Tag Archives: elle fanning

20th Century Women (2017)

2 Feb

What exactly does it mean to please a women? This is one of many questions Jaime (Lucas Zumann) asks his mother in the sharply-detailed period drama 20th Century Women Jaime, as we first see him, is caught at a bit of a crossroads, and is trying to find his natural place in the world. Growing up solely under the care of his mother Dorothea (Annette Bening) in late 70’s Santa Barbara California, the world is a confusing place. Especially so during adolescence, when punk rock, feminism, drugs, and pregnancy scares become guiding forces in Jaime’s life. “He needs a strong male influence” Dorothea says, “We need another man in this house..” Enter William (Billy Crudup), a friend and occasional lover of Dorothea who works on renovating the house in exchange for free rent. Then there is Julie (Elle Fanning), Jaime’s best friend who sleeps with (but never sleeps with) him some nights and Abbie (Greta Gerwig), the art school tennant who is recovering from cancer. These five characters (and the house they share together, their interactions with American culture and counterculture, and their experiences with love and sexuality) are what make up the backbone for 20th Century Women. 

Written and directed by Mike Mills (Beginners, Thumbsucker), 20th Century Women tells a breezy, patchwork narrative that feels authentically lifted straight from someone’s personal photo album of 40 years. The film is a pure snapshot of American 70’s culture, given to us through our eclectic set of characters – each with their own set of internal and external struggles. Formally, things get slightly experimental at times, fusing documentary footage from various historical events interspersed with dramatic scenes shot at higher or lower framerates or with blaring psychedelic colors. The plot jumps around from moment to moment and character to character so frequently which creates more of a specific aesthetic of time and place than any sort of dramatic tension.  At every opportunity, a different cultural beat is featured – though they are often simply given to us straight from a character’s retrospective voiceover. “We didn’t know that the Reagan era was just around the corner, or that AIDS would soon be a scary word…”  Dorothea explains near the end of the film, over a montage of B-roll news footage. All this culminates to form a nostalgic tribute to the value of shared American cultural experiences.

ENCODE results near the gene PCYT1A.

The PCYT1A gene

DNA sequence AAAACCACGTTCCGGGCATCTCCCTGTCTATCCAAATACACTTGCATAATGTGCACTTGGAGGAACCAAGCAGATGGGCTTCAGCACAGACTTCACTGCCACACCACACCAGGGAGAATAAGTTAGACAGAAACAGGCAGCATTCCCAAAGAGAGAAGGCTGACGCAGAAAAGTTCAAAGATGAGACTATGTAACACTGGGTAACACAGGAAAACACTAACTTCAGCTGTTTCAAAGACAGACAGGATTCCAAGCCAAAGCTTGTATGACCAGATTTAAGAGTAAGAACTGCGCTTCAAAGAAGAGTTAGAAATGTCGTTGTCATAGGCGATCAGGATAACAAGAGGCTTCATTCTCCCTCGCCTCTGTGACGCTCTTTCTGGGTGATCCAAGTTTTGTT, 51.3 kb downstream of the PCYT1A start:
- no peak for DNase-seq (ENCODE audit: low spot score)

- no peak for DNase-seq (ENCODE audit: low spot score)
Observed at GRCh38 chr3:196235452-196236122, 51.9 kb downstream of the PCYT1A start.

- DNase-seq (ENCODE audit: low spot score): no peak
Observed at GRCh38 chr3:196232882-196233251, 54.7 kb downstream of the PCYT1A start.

Bottom Line: When taken as a whole, 20th Century Women might miss the dramatic heights it was aiming for, but the many detailed, smaller moments of this film feel intensely relatable, excitingly alive, and sharply authentic. 

Rating: 7/10

Film Recipe: Boyhood + Diary of a Teenage Girl + A touch of Dazed and Confused

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The Neon Demon (2016)

24 Jul

In the world of modern auteurs, few have made a name for themselves quite like Nicolas Winding Refn. Aesthetically engaging at his best and pretentiously dull at his worse, he is man whose distinctive flavor of violence and storytelling has its fair share of both fans and detractors. His latest work, The Neon Demon fits nicely enough into his filmography but still offers up something new.

The film follows Jesse (Elle fanning), a 17-year-old who is looking to break into LA’s infamous fashion industry. She arrives, innocent and puppy-eyed, though not without ambition or a constant drive to be successful. Completely naive, she is obviously out of her element and desperate for some chance to show her seemingly natural capacity for modeling. She soon crosses paths with Ruby (Jenna Malone), a makeup artist who becomes sexually infatuated with Jesse and who also acts as a mentor of sorts. It’s through Ruby that Jesse finds her entry into the ultra-competitive industry, and the two form a bond with each other in order to survive the ruthless and narcissistic competition who become dangerously involved with Jesse’s quick rise to fame.

There is no doubt about it – The Neon Demon is a thing of beauty. The film perfectly captures the cattiness and falsity of the industry and more importantly – those who make a living selling their image. Featuring bold cinematography, Refn’s DP Natasha Braier (The Rover) creates a daring world of stark color and shadow through her lens. The result is a colorful candy store on overdrive. In almost every frame, Braier extracts and magnifies notions of plastic-ness and vanity from the industry’s glitzy and glamorous reputation. Refn just doesn’t just simply exploit this idea of a sexy falseness towards to fashion – he revels in it to an extreme, self-indulgent degree.

Never a fan of subtlety, things get pretty extreme in Refn’s surreal and dark universe (especially during the film’s bizarre WTF-did-I-just-see final act) but it takes its time getting there and viewers with little patience will be turned off within the first 20 minutes. Still, the film is stylistically unique enough to be redeeming, and the way Neon Demon’s visuals are used to tell the narrative becomes intensely mesmerizing over time.

There is a lot of underlying ideas Refn is trying to say here, but there is even more Refn wants you to think he trying to say; most attempts at any underlying themes often turn up empty handed. Like Refn’s view of the industry itself, there is little meaning to be found beneath the film’s polished external shell. But yet, Neon Demon is perplexingly impossible to look away from.

Bottom Line: It might be an excessive work of placing style over substance, but with a little patience the self-indulgent Neon Demon can also become a deeply hypnotic and tantalizingly fun experience.

 

Rating: 7/10

Film Recipe: Only God Forgives + Black Swan + Upstream Color + lots of synths